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Saumya Debray The University of Arizona Tucson, AZ 85721

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The Problem Rapid analysis and understanding of malware code essential for swift response to new threats ‒ Malicious software are usually heavily obfuscated against analysis Existing approaches to reverse engineering such code are primitive ‒ not a lot of high-level tool support ‒ requires a lot of manual intervention ‒ slow, cumbersome, potentially error-prone Delays development of countermeasures

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Goals Develop automated techniques for analysis and reverse engineering of obfuscated binaries semantics-based ‒ output is functionally equivalent to, but simpler than, the input program generality ‒ should work on any obfuscation even ones we haven’t thought of yet! ‒ should minimize assumptions about obfuscations

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Challenges can’t make assumptions about obfuscations ‒ what do we leverage for deobfuscation? ‒ distinguishing code we care about from code we don’t how do we know which instructions we care about? scale ‒ “needle in haystack” no. of instructions executed increases by 270 x (VMprotect) to 4300 x (Themida) [Lau 2008] anti-analysis defenses ‒ runtime unpacking ‒ anti-emulation, anti-debug checks

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Our Approach no obfuscation-specific assumptions ‒ treat programs as input-to-output transformations ‒ use semantics-preserving transformations to simplify execution traces dynamic analysis to handle runtime unpacking Taint analysis (bit-level) Control flow reconstruction Semantics- preserving transformations input program control flow graph map flow of values from input to output simplify logic of input-to-output transformation reconstruct logic of simplified computation

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Ex 1:Emulation-based Obfuscation examination of the code reveals only the emulator’s logic ‒ actual program logic embedded in byte code lots of “chaff” during execution ‒ separating emulator logic from payload logic tricky emulators can be nested Obfuscator input program random seed bytecode logic (data) emulator (code) mutation engine

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Ex 2:Return-Oriented Programs (ROP) Originally designed to bypass anti-code-injection defenses ‒ stitches together existing code fragments ( “gadgets” ), e.g., in system libraries Logic can be difficult to discern ‒ gadgets are typically scattered across many different functions and/or libraries ‒ gadgets can overlap in memory in weird ways ‒ control flow structures (if-else, loops, function calls) are typically implemented using non-standard idioms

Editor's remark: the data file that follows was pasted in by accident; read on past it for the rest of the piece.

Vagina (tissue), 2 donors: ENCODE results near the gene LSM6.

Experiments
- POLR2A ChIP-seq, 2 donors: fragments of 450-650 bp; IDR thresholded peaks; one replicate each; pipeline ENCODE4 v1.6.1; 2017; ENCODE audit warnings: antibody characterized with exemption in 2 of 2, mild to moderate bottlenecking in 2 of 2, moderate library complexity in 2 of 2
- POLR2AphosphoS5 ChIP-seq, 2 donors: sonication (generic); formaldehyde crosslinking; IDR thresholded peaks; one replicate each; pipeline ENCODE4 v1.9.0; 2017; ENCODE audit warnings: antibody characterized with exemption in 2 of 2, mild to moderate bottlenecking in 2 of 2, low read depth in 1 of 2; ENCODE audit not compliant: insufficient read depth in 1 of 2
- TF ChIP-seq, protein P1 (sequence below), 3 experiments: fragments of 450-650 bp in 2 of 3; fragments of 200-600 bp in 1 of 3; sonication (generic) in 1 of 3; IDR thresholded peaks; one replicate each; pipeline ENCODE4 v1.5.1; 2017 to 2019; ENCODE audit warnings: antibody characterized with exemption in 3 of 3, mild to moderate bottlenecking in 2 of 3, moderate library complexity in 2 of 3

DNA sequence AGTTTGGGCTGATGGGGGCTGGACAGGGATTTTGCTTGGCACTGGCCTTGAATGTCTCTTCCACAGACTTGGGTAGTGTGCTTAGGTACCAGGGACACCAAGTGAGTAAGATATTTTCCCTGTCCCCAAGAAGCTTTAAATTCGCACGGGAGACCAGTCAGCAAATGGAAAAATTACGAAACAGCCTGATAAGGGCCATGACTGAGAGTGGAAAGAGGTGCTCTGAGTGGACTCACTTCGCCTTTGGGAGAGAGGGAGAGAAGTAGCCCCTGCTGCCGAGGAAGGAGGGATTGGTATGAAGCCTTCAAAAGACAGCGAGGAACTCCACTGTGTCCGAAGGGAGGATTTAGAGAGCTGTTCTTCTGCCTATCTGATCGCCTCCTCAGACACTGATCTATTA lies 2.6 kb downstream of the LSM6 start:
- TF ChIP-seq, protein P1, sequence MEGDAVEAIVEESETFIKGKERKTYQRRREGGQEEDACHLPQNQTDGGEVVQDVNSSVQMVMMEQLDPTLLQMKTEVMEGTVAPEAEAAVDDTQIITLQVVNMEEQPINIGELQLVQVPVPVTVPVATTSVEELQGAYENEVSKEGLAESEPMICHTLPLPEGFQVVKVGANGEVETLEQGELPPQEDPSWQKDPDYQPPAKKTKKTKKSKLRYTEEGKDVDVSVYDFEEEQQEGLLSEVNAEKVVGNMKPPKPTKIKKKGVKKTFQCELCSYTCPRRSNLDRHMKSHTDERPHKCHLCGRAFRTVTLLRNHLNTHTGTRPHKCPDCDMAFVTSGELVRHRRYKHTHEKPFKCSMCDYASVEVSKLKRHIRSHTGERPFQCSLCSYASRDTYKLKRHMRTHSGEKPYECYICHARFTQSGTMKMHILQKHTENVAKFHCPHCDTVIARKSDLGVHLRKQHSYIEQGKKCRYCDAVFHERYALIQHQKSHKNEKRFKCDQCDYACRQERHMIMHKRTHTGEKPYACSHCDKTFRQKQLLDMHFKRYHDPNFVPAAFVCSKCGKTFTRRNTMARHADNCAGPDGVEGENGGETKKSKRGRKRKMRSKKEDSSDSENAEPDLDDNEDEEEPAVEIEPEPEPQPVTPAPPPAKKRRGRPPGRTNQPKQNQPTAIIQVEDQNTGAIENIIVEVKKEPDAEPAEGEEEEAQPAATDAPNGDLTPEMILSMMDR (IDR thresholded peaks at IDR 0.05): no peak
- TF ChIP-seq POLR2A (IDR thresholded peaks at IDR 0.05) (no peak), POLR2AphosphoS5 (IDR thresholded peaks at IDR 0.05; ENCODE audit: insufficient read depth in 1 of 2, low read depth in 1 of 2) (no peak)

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Example 1 (emulation-obfuscation) factorial (Themida)

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Example 2 (ROP) o originalROP factorial

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Interactions between Obfuscations Example: Unpacking + Emulation unpack output input instructions “tainted” as propagating values from input to output execution trace input-to-output computation (further simplified) used to construct control flow graph

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Results Ex. 1. binary search : Themida originalobfuscated (cropped) deobfuscated

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Results Ex. 2. Hunatcha (drive infection code) : ExeCryptor originalobfuscated (cropped) deobfuscated

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Results Ex. 3. Stuxnet (encryption routine) : Code Virtualizer originalobfuscated (cropped) deobfuscated

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Results Ex. 3. fibonacci: ROP originalobfuscated deobfuscated

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Results Ex. 4. Win32/Kryptik.OHY: Code Virtualizer obfuscateddeobfuscated multiple layers of runtime code generation unpacking cod e initial unpacker is emulation-obfuscated the CFG shown materializes incrementally

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Results: CFG Similarity

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Lessons and Issues Static vs. dynamic analysis ‒ multiple layers of runtime code generation/unpacking limits utility of static analysis ‒ dynamic analysis can run into problems of scale O(n 2 ) algorithms impractical ; even O(n log n) can be problematic trade memory space for execution time/complexity code coverage — multi-path exploration? Taint propagation ‒ byte/word-level analyses may not be precise enough we use (enhanced) bit-level taint propagation Simplified trace → CFG: NP-hard ‒ semantic considerations?

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Conclusions Rapid analysis and understanding of malware code essential for swift response to new threats ‒ need to deal with advanced code obfuscations ‒ obfuscation-specific solutions tend to be fragile We describe a semantics-based framework for automatic code deobfuscation ‒ no assumptions about the obfuscation(s) used ‒ promising results on obfuscators (e.g., Themida) not handled by prior research

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Semantics-based simplification Quasi-invariant locations: locations that have the same value at each use. Our transformations (currently): ‒ Arithmetic simplification adaptation of constant folding to execution traces consider quasi-invariant locations as constants controlled to avoid over-simplification ‒ Data movement simplification use pattern-driven rules to identify and simplify data movement. ‒ Dead code elimination need to consider implicit destinations, e.g., condition code flags.

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